“Leave to Remain” by Abbas El-Zein is a memoir that reflects on war torn Lebanon to present day discrimination, racism and identity. El-Zein is obsessed with his own self identity and acceptance in Lebanon growing up to the forced perception of who he was seen to be when he migrated to Europe, America and Australia.

In a country where sectarianism is grossly apparent he reflects on the attributes of each of the sects of Islam with raw appreciation and satire. El-Zein displays to the reader that discussion of the sects within Islam are imperative to the peace needed for society to function. He covers the aspects of the Sunni, Shia, Sufi, Aluyeea and Druz elements that make Lebanon such a unique Arab nation.

Sectarianism is a growing concern within Australia and Lebanon with social groups unable to accept the differences within the sects. El-Zein provides the perfect example of how to react to discrimination within your race and how to see the beauty in others beliefs. This issue is significant with all Muslims as these issues are not spoken about freely.

“Leave to Remain” holds a mirror up to society to show what happens when these issues are not spoken about freely. El-Zein leads his life completely driven by non-discrimination no matter what he and his friends are subjected to.

El-Zein covers his family genesis through the struggles of the Ottoman Empire, the Syrian occupation and the invasion and destruction of Lebanon at the hands of Israeli forces. El-Zein acknowledges that each of these major changes in Lebanon has severely impacted his identity but the need to be himself overrides any war crime or oppression.

From a young age he gravitated toward the English language and popular culture of America while as he grew older he became torn to his loyalty of his Lebanese Islamic culture while being the brunt of jokes in movies and racism when he began to travel. He succeeded in receiving his PHD in Civil Engineering while by chance missing car bombs and the South of Beirut being captured by militants while pioneering with his social group the fantastic attributes of modern Islam.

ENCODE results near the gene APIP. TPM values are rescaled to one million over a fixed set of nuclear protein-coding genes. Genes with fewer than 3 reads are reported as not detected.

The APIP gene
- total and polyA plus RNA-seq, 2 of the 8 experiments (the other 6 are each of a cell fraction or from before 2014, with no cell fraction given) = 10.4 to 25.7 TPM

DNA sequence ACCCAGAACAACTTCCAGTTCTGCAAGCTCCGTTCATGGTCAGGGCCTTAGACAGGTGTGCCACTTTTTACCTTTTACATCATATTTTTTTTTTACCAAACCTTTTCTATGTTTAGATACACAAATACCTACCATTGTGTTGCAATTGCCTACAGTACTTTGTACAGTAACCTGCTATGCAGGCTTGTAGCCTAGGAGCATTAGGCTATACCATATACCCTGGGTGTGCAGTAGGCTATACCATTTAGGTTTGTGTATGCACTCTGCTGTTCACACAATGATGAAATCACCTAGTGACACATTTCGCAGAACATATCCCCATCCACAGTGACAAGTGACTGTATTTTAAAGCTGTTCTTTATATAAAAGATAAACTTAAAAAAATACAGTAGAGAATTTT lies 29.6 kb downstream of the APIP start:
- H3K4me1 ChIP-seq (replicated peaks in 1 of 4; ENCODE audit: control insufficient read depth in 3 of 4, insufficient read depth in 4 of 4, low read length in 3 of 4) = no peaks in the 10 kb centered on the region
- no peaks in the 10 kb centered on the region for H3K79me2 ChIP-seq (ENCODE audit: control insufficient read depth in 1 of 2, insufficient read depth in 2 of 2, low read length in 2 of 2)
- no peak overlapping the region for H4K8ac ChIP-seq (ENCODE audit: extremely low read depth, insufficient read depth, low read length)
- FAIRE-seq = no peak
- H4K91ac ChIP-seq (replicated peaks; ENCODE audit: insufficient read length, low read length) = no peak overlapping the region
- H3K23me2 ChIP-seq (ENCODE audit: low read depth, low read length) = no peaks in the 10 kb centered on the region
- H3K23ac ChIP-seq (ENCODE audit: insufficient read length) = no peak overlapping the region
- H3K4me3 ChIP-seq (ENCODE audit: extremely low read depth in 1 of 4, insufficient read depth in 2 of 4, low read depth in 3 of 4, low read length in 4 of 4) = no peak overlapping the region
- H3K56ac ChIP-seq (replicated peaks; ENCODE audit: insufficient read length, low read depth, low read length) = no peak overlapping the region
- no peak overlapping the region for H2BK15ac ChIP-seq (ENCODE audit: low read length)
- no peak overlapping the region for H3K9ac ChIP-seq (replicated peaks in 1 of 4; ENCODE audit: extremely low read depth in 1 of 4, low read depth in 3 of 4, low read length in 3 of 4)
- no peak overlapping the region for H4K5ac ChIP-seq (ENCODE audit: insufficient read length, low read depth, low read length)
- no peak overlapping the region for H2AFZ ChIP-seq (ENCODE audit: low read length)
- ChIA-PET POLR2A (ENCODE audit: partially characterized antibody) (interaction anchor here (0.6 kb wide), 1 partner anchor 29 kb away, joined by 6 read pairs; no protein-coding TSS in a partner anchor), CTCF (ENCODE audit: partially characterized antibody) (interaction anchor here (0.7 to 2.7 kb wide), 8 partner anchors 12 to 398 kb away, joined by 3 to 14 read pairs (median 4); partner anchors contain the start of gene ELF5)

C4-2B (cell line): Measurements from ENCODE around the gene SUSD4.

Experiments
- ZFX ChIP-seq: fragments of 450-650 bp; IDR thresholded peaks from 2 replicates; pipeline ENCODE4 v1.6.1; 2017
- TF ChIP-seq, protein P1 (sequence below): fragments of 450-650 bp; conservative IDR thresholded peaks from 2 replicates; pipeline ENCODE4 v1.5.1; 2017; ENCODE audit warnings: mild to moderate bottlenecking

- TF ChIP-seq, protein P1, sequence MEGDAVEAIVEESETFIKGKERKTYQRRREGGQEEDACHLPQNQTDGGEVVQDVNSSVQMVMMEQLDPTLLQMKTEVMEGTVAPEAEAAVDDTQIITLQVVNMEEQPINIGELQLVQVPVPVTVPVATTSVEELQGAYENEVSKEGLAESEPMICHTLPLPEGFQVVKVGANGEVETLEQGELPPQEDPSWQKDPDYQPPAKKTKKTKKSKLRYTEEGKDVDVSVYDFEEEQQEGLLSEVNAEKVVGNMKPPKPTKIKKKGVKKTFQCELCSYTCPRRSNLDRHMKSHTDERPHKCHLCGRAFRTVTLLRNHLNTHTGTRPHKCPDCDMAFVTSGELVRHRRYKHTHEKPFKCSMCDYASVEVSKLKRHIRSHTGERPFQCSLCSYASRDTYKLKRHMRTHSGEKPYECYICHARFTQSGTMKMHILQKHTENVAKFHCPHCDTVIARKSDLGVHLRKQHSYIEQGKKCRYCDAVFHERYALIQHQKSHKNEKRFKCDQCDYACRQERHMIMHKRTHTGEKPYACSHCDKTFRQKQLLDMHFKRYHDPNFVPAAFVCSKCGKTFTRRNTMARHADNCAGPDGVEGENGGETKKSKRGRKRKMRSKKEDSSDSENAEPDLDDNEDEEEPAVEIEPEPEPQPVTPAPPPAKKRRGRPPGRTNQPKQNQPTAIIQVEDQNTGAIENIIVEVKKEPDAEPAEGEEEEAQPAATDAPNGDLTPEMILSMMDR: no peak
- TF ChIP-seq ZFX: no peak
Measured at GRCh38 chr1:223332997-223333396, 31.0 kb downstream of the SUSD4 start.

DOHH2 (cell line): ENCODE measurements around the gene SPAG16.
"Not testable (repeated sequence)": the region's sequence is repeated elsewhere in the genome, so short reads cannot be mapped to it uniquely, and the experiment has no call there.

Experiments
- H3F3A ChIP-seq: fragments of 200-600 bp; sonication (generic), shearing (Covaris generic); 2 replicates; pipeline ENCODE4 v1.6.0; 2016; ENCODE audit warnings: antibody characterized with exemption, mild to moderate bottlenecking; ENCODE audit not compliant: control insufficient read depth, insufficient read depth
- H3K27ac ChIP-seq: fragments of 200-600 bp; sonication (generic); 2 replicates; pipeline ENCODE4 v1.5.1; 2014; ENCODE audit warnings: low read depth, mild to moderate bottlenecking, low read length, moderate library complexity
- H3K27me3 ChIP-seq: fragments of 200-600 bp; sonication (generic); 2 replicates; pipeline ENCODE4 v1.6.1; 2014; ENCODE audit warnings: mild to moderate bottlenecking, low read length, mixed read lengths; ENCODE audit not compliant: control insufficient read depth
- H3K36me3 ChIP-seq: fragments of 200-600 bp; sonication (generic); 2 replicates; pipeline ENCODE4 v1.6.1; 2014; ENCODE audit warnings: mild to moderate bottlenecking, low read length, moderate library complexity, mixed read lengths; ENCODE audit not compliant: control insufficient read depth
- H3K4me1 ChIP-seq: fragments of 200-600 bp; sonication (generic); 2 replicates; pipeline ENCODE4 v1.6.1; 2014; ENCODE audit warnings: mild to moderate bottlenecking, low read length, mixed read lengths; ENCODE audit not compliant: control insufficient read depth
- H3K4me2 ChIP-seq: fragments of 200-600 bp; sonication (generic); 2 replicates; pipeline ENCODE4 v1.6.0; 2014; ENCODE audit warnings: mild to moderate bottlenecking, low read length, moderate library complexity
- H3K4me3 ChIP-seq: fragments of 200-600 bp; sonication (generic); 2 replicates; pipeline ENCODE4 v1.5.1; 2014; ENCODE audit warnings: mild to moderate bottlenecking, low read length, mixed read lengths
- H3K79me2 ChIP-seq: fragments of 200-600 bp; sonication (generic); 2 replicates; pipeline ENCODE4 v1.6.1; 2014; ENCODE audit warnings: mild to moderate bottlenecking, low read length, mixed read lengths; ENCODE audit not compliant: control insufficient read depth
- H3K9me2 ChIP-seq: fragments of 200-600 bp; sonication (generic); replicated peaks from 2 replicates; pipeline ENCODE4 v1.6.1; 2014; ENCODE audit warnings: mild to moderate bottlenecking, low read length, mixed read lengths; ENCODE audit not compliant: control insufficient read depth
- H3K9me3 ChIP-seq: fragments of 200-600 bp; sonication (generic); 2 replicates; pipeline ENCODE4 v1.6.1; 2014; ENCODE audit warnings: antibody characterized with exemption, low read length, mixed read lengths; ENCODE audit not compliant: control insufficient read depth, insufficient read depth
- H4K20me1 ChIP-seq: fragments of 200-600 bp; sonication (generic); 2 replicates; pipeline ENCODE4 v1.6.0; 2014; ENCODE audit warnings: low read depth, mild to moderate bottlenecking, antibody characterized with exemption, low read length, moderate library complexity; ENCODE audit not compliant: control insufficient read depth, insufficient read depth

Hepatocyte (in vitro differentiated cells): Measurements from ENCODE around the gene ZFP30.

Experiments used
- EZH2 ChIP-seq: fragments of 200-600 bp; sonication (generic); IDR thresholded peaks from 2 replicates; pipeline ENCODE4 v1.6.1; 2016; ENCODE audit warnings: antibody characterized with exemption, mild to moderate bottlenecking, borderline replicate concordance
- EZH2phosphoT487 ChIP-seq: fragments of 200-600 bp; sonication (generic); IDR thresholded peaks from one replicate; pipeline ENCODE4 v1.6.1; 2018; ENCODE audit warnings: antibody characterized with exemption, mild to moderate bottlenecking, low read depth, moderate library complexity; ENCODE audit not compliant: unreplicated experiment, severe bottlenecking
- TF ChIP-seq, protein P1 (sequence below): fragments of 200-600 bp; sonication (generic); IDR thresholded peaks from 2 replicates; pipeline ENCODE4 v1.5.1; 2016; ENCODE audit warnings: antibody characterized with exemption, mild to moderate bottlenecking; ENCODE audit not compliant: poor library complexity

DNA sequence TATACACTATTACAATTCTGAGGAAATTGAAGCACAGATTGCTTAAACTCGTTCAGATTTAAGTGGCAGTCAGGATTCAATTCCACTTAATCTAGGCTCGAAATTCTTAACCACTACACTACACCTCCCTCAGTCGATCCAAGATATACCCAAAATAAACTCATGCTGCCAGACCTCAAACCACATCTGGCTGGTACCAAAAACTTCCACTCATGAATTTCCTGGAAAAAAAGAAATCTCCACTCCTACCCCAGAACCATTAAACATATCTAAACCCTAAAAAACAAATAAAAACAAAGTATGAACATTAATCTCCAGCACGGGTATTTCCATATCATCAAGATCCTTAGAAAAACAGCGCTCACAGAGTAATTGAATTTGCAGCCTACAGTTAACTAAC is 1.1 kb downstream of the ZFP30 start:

Through the gripes of war in Lebanon, Iraq had now been invaded by forces being led by the US. The majority of people began seeing gross hypocrisy with the reasoning, “the Turks killed more Kurds than Saddam had ever dreamed of. The Israelis had enough nuclear bombs to kill all the Arabs and Jews of the Middle East … The Americans would liberate the Iraqis whether they liked it or not.” Through such social upheaval and fear, the Lebanese continued to rebuild their country where in 2001 the Lebanese pound was worth more than the Australian dollar.

In 2006 El-Zein found himself again torn between Lebanon where the Israeli forces and Hezbollah fought for ground and humanity and Australia where his family lived and his future was to be. As he watched the events unfold through television and the internet he was thrown back to his childhood punctured by war crimes and constant fear that his beloved heartland would become again destitute stomping ground for Israeli boots and defending freedom fighters.

El-Zein accepts yet ignores the stigma of being Lebanese Muslim in Australia. The perception being he is “lucky to be here”, confused by this statement he explores within himself why this could be. A well educated, well skilled man paying high taxes to live in a country of his choice, why should he be lucky when the entire foundation of Australia as a new nation was built on immigration. Yet El-Zein reacts to such discrimination with diplomacy, with no need for anger he acknowledges his self worth and the worth of the people around him who strive to work together to build a cohesive community.

An inspiring and amazing insight into all of our culture and a lesson on acceptance. 5 out of 5.

Book review by Nora – Leave to Remain

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